When the time comes to get a new wheelchair there’s certainly lots to think about. What colour spokes should I get? Do I want Spinergy wheels? What will the cushion be like? But what about how wide should a wheelchair be?
You’d be forgiven for not giving too much attention to the width of your wheelchair seat – after all, it’s usually down to your assessor to figure out how wide your wheelchair should be, right? I’ve been there too, myself, when trying to figure out what type of wheelchair specifications I should have. So I’m here to tell you why you should be taking a much more active role in deciding how wide your wheelchair is, and the reasons why failing to do so can leave you feeling unhappy and dissatisfied with your new chair!
First things first, the wheelchair needs to be comfortable, so making sure that you’re fitted with the correct seat width right from the off is a must! You know your own body, and may be privy to information that your assessor just simply is not. For example, maybe you’ve recently had a change in your body weight, and you feel as though there is a good chance that your weight will change again – it may be wise to mention something relating to this when being fitted for a new chair – so that your assessor can factor this in and measure you accordingly. There’s no use ordering a new chair to a very specific size if in six months time it’s either far too tight, or leaving you with so much extra space that you become off-balance.
Not only is the comfort of your wheelchair influenced by how wide your seat is, so too is the actual functionality of the chair. If a wheelchair user has a seat which is too wide for them then this will impact on their ability to be able to push the wheelchair effectively. The angles at which the individual would be holding the push rims would be different to how they would be held if the width of the wheelchair had been fitted appropriately. These types of examples can also lead to pain and discomfort – changing in seating position can lead to over-usage of certain muscles, which the user had not previously used very often.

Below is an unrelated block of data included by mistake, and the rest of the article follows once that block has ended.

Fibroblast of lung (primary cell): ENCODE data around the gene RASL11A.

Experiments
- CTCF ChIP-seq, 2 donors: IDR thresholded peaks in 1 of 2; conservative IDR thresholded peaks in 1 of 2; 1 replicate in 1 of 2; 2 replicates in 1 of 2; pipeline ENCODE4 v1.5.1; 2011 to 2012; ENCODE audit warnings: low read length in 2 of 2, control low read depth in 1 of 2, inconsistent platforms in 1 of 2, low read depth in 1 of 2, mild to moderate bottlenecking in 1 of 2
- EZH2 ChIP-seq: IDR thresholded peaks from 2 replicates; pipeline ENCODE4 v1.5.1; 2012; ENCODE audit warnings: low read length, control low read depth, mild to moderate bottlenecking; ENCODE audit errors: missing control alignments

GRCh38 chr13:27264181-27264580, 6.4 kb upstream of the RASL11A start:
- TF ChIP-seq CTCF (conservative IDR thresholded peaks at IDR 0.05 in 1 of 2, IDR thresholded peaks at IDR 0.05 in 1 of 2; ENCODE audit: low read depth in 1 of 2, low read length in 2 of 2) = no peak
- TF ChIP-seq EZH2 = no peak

What happens if your wheelchair width isn’t wide enough? Well, one practical solution for many wheelchair users is just to remove the side-guards to the chair to allow for a little extra wiggle room. However, there are some serious downsides to this, with the side guards acting as an important protection between the dirt from your wheels and your clothing. It must also be known that removing parts of your wheelchair is not free from risk – and one should only do so when giving the all clear from a health professional or expert. Always consult the user manual before making such alterations. Making the decision to remove side guards shouldn’t be taken lightly in this instance (unless of course they’re easy to slot back on, and aren’t screwed in place).. What you gain in terms of centimetres of space, you lose with regard to not spoiling your clothes. Personally, I could never wear white trousers as they would be practically ruined within just a few short minutes due to the removal of my own side guards.
Finally, to draw upon personal experiences, I have recently been in receipt of a new chair and have noticed a marked increase in functionality and ease of use due to the fact that I have been fitted for the chair by a professional. For my previous chair, a friend of mine took my measurements in preparation for placing the order and needless to say the specs and measurements were wholly inappropriate for my needs. I find my own personal experiences to be a testament to the necessity of figuring out how wide your wheelchair should be, right from the off.
If you would like to read more articles like this, such as; “3 Tips For Choosing Better Wheelchair Wheels”, be sure to check out the rest of Invacare’s Passionate People’s blog site. Thanks for reading!